Crumble challenge

Just a few minutes rubbing simple ingredients together https://youtu.be/KLoqXRAN1QA

and you have the basics of a great pudding or savoury dish.

I was cooking with near-neighbour Gary who has very little sight due to his incredibly rare Bardet-Biedl Syndrome.  He’d challenged me to make an apple crumble as good as his own which features sultanas soaked in whisky.

I was determined to offer him a strong alternative in both fruit and topping departments.  Inspired by a French apple tart, I used raisins soaked in rum and the topping has no flour.

I devised this alternative crumble for my late mother who was wheat intolerant.  Although the main ingredient of oats may still not be suitable for those who need a strict gluten-free diet, they may work for many others.

It’s a very simple mix of 2 parts porridge oats to one part each butter, soft brown sugar and crushed hazelnuts.  I used to chop the nuts by hand but there were always too many shooting away on to the floor, Now, it is much easier and faster to use some kitchen equipment.  A mill attachment for a wand blender, a mill for coffee beans or, much noisier, a food processor.     Then the ingredients just need rubbing through your fingers until they are evenly blended together.  It takes about 40 minutes at Gas 4 to cook the fruit and topping.    I always have a bag of this crumble mix in the freezer – a pudding in minutes. And you can be very inventive with fruit combinations. In addition to apple, the rum-raisins are excellent in a tropical fruit crumble with pineapple, mango, bananas and more.  And ripe apricots are perfect on their own.

I’ve done savoury crumbles too: oats, butter, some nuts, herbs, ground dried garlic and other flavours to make a topping for par-cooked vegetables or even fish – there is no end to the inventions you can create.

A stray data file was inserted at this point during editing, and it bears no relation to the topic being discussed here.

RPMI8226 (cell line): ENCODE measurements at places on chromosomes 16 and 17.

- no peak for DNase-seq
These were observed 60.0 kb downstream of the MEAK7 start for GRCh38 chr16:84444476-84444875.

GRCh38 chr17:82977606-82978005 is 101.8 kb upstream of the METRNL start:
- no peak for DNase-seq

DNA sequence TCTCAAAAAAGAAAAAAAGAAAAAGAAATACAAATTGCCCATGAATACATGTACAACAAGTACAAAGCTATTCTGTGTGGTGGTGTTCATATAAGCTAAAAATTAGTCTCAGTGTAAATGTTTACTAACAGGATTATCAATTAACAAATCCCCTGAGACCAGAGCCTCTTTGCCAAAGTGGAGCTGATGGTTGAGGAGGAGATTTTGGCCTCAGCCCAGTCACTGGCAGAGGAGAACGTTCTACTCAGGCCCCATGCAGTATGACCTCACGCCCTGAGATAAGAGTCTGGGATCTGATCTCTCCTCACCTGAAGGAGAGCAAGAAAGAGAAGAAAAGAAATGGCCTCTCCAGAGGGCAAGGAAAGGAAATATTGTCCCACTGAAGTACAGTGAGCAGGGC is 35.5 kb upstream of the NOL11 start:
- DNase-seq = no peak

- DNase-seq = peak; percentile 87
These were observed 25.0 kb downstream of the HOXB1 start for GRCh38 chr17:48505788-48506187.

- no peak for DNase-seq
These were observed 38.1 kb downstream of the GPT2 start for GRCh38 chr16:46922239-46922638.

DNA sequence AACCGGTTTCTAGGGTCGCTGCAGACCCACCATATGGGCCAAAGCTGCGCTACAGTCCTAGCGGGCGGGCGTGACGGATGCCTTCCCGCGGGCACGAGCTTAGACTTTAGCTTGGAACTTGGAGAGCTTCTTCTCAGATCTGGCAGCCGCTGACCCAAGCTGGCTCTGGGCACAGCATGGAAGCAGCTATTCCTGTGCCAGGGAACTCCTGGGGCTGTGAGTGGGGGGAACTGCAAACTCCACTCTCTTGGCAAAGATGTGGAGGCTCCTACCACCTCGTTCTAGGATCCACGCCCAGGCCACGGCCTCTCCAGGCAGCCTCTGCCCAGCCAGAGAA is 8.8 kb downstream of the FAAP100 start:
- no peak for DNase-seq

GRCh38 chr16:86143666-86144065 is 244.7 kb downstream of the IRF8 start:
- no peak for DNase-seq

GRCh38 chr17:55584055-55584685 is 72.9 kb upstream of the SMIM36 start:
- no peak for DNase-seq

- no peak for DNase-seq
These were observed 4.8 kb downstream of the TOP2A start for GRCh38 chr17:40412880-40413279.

Next time, I’m making a Sri Lankan beef curry with Steve – now I know how to use the tamarind paste that has been sitting in a cupboard for too long.

 

 

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Some you win, some you lose!

Watch me make them here or download the recipe

White bowl of colourful shredded leaves, sliced onions and peppers with golden mango pieces.

Smashing lettuce: a great trick to remove the Iceberg lettuce core.  Hold it firmly with the stem side down.  Smash the stem firmly on to the worktop and you should just be able to remove all the core intact.  It feels and sounds pretty brutal first time but really works.

My regular co-cook, John the taxi-driver, was madly enthusiastic about the healthy mango dressing for a summer chicken salad and the low-carbohydrate bread for club sandwiches. John and Penny close up to the frying pan to catch the smell of mango, chilli and lime.

He was absolutely right about the first: fresh and zingy chicken that is perfect for hot summer days.  So simple that there’s nothing to go wrong and so delicious that you’ll want more!

But he was hugely disappointed with the gluten-free almond and coconut flour bread –chewing reduced it to a paste that went straight in to the bin.  If I try it again, I might add some xanthium gum and yeast, herbs, nuts, seeds or anything to improve the taste and texture.  Not one of our best experiments but worth a try if you are desperate!

Club sandwich cut in half to reveal layers of lettuce, chicken tomato and bacon

Penny Melville-Brown OBE

Disability Dynamics ltd www.disabilitydynamics.co.uk

Helping disabled people to work since 2000

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penny@bakingblind.com